Brisbane medical entrepreneur gets approval to sell product in US
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Brisbane medical entrepreneur gets approval to sell product in US

A 31-year-old Brisbane entrepreneur who developed a smaller, stronger and cheaper screw to fix fractures has been given the approval to sell it in the US.

Dr Chris Jeffery can now add US Food and Drug Administration (FDA) approval for his medical micro screw to his list of accolades, which includes the 2018 QUT Young Alumnus of the Year and the 2017 Lord Mayor Young Business Person of the Year.

Dr Chris Jeffery, founder of Field Orthopaedics which has won FDA approval for a tiny screw that it claims allows faster and more accurate repairs of delicate hand fractures. 

Dr Chris Jeffery, founder of Field Orthopaedics which has won FDA approval for a tiny screw that it claims allows faster and more accurate repairs of delicate hand fractures. 

Photo: Supplied

Field Orthopaedics chief executive Dr Jeffery said the response to the product in the US was overwhelming and proved Australian products were not just competitive, but also world leading on the international stage.

“Our initial orders of the product from 15 US states have been encouraging and we expect that by the end of the calendar year we will easily make back our initial investment,” he said.

“According to our US distributors, the United States is the largest target market for medical devices, with an estimated global market share of around 45 per cent.”

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It took Dr Jeffery less than 18 months to develop the product, and for less than $600,000. A study from Stanford University said that, on average, it costs medical-device makers of similar micro screws 31 months and about $39 million to develop the product.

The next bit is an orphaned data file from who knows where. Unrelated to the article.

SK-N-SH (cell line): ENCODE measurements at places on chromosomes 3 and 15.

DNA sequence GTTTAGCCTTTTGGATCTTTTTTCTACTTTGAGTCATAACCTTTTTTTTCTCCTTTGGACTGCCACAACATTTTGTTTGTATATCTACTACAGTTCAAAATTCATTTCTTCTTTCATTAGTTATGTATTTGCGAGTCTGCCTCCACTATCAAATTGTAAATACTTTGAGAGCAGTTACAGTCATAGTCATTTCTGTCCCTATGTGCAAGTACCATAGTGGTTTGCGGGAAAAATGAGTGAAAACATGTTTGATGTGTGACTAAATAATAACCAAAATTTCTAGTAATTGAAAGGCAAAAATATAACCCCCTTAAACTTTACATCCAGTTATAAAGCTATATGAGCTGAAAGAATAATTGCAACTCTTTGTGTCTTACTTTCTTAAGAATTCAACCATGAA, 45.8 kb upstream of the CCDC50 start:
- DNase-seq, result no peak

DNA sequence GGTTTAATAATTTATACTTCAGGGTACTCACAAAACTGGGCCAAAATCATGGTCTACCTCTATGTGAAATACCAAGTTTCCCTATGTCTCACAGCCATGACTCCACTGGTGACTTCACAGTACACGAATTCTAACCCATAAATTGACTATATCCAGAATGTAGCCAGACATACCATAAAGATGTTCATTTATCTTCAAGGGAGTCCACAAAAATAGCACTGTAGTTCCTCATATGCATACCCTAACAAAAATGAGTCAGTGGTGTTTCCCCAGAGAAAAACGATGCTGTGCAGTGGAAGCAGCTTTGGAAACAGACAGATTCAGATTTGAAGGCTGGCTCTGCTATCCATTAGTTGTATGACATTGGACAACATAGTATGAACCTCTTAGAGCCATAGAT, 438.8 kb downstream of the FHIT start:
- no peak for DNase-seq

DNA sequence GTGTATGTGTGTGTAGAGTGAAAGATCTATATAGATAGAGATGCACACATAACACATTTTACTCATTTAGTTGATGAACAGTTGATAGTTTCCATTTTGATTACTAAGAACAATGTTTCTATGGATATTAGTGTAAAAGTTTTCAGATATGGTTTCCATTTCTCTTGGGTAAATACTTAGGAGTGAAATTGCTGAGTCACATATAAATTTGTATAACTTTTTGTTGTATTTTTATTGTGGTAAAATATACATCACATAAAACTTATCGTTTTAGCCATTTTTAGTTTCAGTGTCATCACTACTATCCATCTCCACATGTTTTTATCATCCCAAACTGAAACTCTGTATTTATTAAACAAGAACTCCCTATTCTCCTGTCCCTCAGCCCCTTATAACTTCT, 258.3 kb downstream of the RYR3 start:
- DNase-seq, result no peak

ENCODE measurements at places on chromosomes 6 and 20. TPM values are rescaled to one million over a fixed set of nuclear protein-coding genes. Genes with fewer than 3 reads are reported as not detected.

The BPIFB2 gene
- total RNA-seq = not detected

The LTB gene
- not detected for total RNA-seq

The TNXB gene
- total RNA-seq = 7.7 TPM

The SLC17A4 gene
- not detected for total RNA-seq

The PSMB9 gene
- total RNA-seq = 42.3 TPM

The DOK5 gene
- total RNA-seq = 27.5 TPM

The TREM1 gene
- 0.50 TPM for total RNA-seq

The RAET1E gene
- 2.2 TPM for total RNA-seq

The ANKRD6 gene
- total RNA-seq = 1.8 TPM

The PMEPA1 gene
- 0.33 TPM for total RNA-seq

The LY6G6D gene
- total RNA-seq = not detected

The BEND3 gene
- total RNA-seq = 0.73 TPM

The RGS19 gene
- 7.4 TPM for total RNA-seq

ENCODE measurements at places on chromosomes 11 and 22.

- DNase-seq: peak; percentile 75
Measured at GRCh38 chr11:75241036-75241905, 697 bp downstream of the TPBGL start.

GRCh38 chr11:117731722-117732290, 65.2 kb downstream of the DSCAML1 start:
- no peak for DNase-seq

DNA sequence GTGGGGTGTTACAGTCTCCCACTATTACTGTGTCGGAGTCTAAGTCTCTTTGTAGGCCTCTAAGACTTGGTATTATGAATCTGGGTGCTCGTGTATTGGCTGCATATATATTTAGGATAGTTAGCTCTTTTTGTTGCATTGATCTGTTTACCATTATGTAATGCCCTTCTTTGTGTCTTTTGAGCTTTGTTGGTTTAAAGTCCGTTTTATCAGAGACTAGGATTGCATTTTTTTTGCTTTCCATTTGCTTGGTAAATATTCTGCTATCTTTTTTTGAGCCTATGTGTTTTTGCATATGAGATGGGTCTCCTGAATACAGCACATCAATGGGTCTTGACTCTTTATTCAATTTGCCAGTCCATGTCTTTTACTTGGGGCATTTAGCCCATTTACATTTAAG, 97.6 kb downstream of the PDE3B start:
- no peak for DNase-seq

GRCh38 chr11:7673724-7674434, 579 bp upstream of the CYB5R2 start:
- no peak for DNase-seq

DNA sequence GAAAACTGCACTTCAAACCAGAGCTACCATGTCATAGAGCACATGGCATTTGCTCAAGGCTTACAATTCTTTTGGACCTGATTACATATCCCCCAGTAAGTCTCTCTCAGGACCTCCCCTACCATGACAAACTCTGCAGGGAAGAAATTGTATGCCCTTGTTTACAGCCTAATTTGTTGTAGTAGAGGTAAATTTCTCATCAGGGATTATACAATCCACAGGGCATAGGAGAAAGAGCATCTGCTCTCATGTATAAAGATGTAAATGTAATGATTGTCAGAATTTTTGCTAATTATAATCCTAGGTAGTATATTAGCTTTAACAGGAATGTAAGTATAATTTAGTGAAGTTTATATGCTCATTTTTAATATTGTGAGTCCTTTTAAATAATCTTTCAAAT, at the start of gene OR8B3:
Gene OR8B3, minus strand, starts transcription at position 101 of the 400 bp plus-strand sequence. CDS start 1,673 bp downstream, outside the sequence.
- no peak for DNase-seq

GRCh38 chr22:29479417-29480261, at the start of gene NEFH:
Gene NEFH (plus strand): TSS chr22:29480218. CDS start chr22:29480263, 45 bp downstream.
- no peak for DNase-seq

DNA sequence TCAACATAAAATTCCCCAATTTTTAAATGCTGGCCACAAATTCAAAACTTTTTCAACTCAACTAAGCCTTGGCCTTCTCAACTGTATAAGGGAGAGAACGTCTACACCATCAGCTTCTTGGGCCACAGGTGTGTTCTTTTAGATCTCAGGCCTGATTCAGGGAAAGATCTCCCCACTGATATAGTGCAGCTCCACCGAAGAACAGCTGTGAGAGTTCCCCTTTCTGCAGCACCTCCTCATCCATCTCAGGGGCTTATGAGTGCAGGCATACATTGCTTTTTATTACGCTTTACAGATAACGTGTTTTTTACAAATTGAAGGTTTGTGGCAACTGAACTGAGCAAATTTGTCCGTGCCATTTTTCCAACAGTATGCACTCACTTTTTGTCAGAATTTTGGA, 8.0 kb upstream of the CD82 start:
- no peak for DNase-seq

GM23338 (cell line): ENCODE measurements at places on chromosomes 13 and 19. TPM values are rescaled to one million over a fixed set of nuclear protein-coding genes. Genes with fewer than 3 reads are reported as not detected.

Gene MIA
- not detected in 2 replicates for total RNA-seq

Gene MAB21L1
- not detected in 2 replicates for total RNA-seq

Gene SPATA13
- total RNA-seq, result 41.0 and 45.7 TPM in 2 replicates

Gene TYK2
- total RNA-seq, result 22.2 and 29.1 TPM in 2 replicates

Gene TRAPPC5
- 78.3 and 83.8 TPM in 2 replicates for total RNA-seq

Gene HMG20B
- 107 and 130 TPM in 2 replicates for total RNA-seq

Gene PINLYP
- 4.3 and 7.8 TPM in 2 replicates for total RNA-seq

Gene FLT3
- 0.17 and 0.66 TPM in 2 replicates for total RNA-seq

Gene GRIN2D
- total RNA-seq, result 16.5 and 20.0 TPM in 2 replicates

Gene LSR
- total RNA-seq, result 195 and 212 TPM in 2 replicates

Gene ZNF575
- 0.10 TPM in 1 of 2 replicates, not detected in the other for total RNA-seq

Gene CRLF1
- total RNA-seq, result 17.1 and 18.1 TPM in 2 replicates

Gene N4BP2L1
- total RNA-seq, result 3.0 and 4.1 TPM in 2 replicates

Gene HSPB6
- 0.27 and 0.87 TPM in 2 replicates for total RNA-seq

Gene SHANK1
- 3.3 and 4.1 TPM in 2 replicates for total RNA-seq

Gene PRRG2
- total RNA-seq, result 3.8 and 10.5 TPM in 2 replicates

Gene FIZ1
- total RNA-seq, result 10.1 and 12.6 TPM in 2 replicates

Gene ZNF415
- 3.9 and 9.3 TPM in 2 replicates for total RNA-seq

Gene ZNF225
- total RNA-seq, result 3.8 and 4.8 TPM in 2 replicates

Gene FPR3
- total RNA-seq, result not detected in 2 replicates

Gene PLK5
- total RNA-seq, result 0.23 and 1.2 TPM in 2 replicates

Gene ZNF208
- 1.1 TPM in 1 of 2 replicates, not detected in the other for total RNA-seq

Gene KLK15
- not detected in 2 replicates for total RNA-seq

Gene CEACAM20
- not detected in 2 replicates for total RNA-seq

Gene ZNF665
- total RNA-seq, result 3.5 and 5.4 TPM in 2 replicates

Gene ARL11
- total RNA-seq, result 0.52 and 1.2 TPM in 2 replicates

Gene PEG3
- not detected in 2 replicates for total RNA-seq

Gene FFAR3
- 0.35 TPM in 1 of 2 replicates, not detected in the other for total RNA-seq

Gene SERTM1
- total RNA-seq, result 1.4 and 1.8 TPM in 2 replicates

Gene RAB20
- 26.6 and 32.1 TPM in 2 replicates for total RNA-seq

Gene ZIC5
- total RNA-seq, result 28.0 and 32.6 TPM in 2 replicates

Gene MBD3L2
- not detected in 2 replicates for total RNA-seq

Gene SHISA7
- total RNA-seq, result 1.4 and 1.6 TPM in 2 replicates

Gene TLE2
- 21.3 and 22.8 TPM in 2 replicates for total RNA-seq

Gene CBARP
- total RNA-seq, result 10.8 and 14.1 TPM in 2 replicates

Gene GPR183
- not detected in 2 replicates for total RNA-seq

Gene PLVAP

Dr Jeffery started his professional career as an electrical and computer engineer, before he became an army officer. He was deployed to the Middle East in 2009.

When he returned, he studied medicine and underwent executive business training before commencing his PhD in bionics.

Dr Jeffery said the Field Micro Screw was a smaller and stronger screw that could be inserted over wires for faster and more accurate repairs.

“The reality is that millions of people undergo operations every day,” he said.

“To create products that have the potential to radically improve the outcomes of those operations based on our research, development and creation with world-renowned surgical experts for a lot less cost and timeframe than traditional methods are both a medical and a business model game-changer.”

Dr Jeffery said he sought FDA approval ahead of approval in Australia through the Therapeutic Goods Administration (TGA) because it would take a longer time to get approval in Australia.

Ruth McCosker is an urban affairs reporter at the Brisbane Times, with a special interest in Brisbane City Council